10 thoughts on “Perspiration and Inspiration

  1. I really love where you went with this, Linda.

    As I wrote you yesterday (how interesting that is, juxtaposed with your post), I have little tolerance for hard physical labor. I never did have much, but now I have an aging body to go along with the basic intolerance. I am a very good starer out of windows. Reading your words about it makes me long to have that kind of exertion though. A wooden boat is a gorgeous thing, and this task has the elements of sensuality you describe so well.

    Maybe if I did not work during the day I would be able to dedicate myself to physical labor. I don’t know. I just know I’m out of shape, and at the end of the day I don’t have the will to work hard. Sometimes I run on our property for exercise.

    What I love most about this post is where you went with the creativity of those who labor. It reminds me of assumptions I had that got rattled reading Pablo Neruda – discovering that the people of Peru adored him – the working people of Peru. There are cultures where poetry is a given part of life. Even if they didn’t have the energy left to write it, they valued it, and the writer.

    I often tell my student advisees to get out and work if they want to write. Don’t go to some college’s creative writing MFA program and sit and write. Go work, gather the material of life and write about it.

    Thank you for this – wonderful.

    Ruth,

    Isn’t it ironic? While you’re involved with people, words, and thought during the day and find it difficult to engage in physical tasks at its end, I spend my time in physical labor during the day and then try to keep a creative focus at night. Those pesky issues of balance and rhythm keep coming back, don’t they? It’s no wonder I keep re-reading Anne Morrow Lindberg’s Gift from the Sea. She’s still one of the best at probing the issues.

    As for Neruda and his people ~ the respect and love was mutual. I’ve always loved these lines:

    “Give me, for my life,
    all lives,
    give me all the pain
    of everyone,
    I’m going to turn it into hope.
    Give me
    all the joys,
    even the most secret,
    because otherwise
    how will these things be known?
    I have to tell them,
    give me
    the labors
    of everyday,
    for that’s what I sing.”

    Neruda surely would approve your advice to your students. I know I do, and Thoreau was of a similar mind when he said, “How vain it is to sit down to write when you have not stood up to live.” I’d take feeding your chickens over sitting through a symposium any day!

    Linda

  2. Your love of the work you do really resonated with me, reminded me of my year-long love affair with color (and painting!) when we were building our house; I still look longingly at our brushes, wish for an occasion — maybe even the artistic ability — to put them to good use again.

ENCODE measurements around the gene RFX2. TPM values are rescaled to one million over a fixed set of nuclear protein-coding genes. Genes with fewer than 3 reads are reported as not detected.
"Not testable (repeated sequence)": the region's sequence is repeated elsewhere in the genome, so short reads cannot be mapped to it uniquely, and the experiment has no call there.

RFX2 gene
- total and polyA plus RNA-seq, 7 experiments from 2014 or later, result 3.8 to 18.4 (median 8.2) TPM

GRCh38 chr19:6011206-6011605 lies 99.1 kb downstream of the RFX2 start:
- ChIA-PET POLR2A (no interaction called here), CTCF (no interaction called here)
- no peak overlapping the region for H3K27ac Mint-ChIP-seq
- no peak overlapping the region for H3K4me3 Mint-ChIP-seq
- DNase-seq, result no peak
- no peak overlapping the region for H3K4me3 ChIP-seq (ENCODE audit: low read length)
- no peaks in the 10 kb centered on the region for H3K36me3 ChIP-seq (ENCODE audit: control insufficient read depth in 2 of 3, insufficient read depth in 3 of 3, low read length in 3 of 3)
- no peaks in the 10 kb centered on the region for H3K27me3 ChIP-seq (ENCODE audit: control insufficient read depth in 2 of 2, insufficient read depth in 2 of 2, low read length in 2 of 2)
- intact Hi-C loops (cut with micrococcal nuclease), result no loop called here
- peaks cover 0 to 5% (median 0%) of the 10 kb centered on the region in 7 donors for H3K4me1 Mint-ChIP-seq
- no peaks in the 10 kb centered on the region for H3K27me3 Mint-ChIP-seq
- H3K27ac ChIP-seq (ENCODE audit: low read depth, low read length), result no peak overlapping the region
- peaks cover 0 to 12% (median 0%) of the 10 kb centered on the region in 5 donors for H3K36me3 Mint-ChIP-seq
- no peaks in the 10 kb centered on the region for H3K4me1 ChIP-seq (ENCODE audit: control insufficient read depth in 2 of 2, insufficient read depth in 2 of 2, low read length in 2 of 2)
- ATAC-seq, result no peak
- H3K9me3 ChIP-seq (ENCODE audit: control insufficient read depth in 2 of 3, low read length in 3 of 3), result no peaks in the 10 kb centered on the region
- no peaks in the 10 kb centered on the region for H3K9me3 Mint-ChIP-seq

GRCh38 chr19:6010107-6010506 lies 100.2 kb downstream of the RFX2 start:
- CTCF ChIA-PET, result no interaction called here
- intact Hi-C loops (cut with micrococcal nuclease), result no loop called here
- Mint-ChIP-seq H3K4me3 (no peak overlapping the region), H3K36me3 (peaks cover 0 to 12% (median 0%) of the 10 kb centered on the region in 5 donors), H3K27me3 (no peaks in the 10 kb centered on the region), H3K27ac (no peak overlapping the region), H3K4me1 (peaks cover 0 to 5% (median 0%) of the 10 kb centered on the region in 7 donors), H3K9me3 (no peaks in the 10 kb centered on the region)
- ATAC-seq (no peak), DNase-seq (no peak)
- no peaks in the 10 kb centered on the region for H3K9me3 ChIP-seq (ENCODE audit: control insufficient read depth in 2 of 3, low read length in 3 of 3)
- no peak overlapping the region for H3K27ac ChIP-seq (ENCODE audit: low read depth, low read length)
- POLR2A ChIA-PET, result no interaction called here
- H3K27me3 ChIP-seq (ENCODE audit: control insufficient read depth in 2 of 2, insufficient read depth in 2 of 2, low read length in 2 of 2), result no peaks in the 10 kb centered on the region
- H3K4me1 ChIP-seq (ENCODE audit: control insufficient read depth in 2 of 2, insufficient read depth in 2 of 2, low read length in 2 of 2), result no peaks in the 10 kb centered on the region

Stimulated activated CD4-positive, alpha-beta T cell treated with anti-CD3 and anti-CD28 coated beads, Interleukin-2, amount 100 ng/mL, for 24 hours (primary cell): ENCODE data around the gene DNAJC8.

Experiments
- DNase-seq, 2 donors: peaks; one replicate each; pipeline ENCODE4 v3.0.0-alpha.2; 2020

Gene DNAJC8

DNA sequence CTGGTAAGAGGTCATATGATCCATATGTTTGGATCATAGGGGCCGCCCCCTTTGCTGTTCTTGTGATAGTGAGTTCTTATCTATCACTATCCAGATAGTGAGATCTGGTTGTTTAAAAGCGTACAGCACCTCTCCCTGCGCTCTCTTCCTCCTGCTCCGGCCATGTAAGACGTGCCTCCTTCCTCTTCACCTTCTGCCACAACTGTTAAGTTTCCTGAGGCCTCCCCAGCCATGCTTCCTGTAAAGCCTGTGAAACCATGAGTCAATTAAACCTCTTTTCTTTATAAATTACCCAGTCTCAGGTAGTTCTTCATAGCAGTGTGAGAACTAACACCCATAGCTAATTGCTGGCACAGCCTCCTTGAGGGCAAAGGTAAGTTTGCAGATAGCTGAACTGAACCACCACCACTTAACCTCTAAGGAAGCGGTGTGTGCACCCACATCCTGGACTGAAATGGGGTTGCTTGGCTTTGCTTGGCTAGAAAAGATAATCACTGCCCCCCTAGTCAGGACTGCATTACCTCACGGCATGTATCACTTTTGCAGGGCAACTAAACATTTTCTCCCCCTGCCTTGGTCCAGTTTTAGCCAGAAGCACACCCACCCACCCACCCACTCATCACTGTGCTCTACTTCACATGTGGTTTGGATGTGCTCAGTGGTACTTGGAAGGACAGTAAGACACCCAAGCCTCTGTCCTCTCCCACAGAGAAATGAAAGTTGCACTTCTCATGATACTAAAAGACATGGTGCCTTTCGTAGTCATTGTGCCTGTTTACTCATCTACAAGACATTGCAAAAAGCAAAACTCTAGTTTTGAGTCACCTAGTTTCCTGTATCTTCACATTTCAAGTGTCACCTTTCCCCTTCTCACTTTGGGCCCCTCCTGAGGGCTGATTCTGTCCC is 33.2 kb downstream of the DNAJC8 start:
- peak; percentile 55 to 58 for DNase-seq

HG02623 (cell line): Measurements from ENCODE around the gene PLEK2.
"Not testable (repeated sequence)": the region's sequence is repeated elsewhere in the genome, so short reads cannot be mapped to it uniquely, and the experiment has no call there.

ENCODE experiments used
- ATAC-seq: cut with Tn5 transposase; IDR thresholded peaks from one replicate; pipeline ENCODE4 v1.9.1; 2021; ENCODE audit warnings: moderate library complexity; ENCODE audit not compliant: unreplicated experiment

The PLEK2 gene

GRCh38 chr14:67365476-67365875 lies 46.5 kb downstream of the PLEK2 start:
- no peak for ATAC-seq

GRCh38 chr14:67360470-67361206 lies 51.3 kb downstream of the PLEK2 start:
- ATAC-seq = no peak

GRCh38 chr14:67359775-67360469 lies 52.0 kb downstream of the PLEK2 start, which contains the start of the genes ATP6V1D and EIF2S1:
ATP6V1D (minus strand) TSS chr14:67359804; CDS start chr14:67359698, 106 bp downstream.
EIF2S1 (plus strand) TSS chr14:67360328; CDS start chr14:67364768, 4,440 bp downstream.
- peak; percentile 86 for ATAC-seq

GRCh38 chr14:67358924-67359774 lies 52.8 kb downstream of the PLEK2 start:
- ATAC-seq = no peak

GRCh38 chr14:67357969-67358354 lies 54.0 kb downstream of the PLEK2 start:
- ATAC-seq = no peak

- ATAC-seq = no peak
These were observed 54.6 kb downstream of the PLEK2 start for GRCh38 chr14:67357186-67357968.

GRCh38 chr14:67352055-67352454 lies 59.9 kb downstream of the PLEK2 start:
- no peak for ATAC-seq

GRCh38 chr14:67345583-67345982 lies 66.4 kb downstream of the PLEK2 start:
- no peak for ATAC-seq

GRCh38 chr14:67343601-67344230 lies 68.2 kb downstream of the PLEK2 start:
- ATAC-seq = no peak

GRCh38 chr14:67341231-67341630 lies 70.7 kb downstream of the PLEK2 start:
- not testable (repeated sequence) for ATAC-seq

Like you, I’ve found a strong connection between physical work, especially rhythmic physical work, and writing. I seem to need both, or nothing good happens in either domain. But there has to be a balance: the high heat of August or the arid intellectual plain of January — both are killers. Personally, I’m with you: let’s keep August off the schedule.

    Wonderful piece; thanks so much!

    Anno,

    I do love my work, but a real appreciation for its gifts took some time to develop. The first fifteen years, I learned and practiced the craft, not unlike a musician working through arpeggios and scales. Now, with the techniques so deeply ingrained they’re truly second nature, I have the freedom to let my mind roam where it will for hours at a time. Not many people have that as a “perk” of their employment!

    As for balance, I sometimes amuse myself by imagining that life itself corrects our course over time. We don’t even realize it’s happening until we stop and look back, and realize what’s happened. In my own case, the first thirty years of my life were filled with books, reading, academics, study and degrees. The next thirty were all action – work, travel, sailing, establishing a business. Now, at 62, I’m clearly in the last third of my life, and my sense of things is that I’ve entered a new phase ~ a time for thought, reflection, and writing. I try to balance each day, but clearly my life as a whole has a certain balance and symmetry, too. I didn’t intend it, but I like the way it’s working out!

    I’m so glad you enjoyed the piece – maybe you should pick up one of those brushes!

    Linda

  3. Lovely, lovely piece. I felt as if I were sweating (not perspiring, not in that heat!) alongside you and collapsing at the end of the day. I hope we wear gloves while we work.

    And of course, I also want to sing some Woody Guthrie and Pete Seeger now too.

    What would they write about? That’s inexcusable to me. I wish I were shocked by it but, sadly, I am not.

    ellaella,

    Of course you realize we’re both raising eyebrows with all this talk of sweating and perspiring. As an honest-to-goodness (and quite wonderful) Southern Lady said to me once, “Dear, ladies don’t perspire. We glow.” Um-hmmmm… And gloves, of course, for use with alcohol or solvents. But with sandpaper or a brush, gloves get in the way. Welcome to the world of the 80-grit manicure :-)